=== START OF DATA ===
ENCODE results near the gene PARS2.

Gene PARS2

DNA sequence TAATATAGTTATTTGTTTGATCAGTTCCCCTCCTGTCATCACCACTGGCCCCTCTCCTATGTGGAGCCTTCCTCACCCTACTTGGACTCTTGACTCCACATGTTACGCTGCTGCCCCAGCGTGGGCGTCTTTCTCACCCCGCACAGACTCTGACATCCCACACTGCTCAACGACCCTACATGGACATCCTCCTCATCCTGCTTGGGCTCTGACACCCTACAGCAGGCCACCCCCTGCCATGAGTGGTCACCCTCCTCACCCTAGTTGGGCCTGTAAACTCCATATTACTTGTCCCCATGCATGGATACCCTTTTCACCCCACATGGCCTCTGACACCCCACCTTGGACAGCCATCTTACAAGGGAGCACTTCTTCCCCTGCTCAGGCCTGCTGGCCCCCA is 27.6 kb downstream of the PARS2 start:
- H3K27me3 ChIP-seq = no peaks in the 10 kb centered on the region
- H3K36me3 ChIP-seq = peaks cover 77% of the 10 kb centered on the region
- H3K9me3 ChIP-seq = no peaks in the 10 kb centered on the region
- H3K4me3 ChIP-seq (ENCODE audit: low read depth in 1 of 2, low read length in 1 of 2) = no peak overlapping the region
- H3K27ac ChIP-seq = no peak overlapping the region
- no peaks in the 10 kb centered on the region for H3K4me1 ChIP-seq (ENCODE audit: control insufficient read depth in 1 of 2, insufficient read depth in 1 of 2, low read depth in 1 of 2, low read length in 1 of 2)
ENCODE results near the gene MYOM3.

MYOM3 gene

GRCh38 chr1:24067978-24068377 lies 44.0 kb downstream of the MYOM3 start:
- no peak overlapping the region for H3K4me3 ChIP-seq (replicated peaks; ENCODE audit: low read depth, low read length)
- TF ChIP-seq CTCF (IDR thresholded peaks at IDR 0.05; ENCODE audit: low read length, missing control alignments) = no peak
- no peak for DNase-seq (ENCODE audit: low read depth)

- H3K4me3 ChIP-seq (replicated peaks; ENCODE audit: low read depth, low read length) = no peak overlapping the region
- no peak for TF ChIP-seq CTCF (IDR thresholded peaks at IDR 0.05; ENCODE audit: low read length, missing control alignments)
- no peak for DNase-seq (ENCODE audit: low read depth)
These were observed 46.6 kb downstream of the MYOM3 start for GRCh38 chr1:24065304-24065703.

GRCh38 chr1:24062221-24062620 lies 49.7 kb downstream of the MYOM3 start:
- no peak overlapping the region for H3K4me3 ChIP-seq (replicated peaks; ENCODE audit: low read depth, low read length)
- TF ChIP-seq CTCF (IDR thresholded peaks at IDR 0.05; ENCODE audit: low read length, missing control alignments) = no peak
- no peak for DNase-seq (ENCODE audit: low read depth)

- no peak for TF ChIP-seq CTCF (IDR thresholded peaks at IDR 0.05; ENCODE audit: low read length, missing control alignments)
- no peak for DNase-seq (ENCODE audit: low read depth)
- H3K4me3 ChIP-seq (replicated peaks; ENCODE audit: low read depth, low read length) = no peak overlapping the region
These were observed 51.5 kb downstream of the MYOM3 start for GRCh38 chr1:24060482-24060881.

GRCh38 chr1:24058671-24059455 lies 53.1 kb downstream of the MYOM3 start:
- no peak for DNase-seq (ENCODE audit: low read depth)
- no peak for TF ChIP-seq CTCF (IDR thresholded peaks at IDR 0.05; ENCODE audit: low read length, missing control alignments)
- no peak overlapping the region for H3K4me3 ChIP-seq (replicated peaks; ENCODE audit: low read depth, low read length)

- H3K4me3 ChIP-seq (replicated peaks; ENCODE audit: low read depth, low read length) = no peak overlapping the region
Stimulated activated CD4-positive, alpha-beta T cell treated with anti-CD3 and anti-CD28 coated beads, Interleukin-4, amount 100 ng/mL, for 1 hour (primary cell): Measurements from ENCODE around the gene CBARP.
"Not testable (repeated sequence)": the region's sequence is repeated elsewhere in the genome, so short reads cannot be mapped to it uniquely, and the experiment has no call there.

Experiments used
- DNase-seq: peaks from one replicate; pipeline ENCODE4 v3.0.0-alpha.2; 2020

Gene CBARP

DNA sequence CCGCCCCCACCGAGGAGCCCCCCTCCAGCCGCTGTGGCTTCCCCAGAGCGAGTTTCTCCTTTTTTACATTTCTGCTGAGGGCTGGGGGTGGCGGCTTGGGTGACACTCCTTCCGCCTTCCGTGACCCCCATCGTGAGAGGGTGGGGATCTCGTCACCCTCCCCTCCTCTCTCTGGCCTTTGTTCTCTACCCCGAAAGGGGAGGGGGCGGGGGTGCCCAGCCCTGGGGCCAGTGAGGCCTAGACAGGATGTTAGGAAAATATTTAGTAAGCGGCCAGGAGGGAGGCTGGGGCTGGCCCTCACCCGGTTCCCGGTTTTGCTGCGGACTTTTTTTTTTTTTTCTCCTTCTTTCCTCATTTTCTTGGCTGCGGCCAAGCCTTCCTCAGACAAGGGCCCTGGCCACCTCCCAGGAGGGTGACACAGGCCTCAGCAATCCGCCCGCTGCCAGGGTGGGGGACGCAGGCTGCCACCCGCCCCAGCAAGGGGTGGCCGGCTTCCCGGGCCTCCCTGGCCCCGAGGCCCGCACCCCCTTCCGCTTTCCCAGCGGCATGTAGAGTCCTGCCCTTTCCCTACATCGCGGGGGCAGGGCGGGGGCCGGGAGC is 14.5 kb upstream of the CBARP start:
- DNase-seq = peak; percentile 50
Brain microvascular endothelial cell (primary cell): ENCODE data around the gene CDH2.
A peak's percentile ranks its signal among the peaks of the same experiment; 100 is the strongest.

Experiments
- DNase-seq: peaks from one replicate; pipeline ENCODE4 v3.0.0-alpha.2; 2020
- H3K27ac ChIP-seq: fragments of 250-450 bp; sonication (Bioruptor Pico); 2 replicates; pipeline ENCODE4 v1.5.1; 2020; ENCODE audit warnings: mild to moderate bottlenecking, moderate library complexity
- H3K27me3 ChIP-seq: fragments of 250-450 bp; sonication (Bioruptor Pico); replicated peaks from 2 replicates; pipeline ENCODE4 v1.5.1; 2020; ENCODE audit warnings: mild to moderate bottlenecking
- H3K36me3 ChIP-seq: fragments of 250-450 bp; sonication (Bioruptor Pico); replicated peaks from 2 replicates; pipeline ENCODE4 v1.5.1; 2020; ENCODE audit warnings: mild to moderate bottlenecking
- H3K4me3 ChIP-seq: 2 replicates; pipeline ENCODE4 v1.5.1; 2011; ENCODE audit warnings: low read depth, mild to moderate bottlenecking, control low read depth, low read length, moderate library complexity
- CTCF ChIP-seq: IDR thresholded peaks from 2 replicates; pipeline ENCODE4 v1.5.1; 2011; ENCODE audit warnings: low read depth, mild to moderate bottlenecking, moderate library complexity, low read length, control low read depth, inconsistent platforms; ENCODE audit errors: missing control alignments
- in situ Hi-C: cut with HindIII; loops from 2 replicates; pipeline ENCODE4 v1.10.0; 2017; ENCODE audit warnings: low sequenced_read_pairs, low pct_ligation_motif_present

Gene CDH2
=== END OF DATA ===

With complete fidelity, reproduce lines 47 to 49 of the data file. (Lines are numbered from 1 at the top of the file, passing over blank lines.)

- H3K4me3 ChIP-seq: 2 replicates; pipeline ENCODE4 v1.5.1; 2011; ENCODE audit warnings: low read depth, mild to moderate bottlenecking, control low read depth, low read length, moderate library complexity
- CTCF ChIP-seq: IDR thresholded peaks from 2 replicates; pipeline ENCODE4 v1.5.1; 2011; ENCODE audit warnings: low read depth, mild to moderate bottlenecking, moderate library complexity, low read length, control low read depth, inconsistent platforms; ENCODE audit errors: missing control alignments
- in situ Hi-C: cut with HindIII; loops from 2 replicates; pipeline ENCODE4 v1.10.0; 2017; ENCODE audit warnings: low sequenced_read_pairs, low pct_ligation_motif_present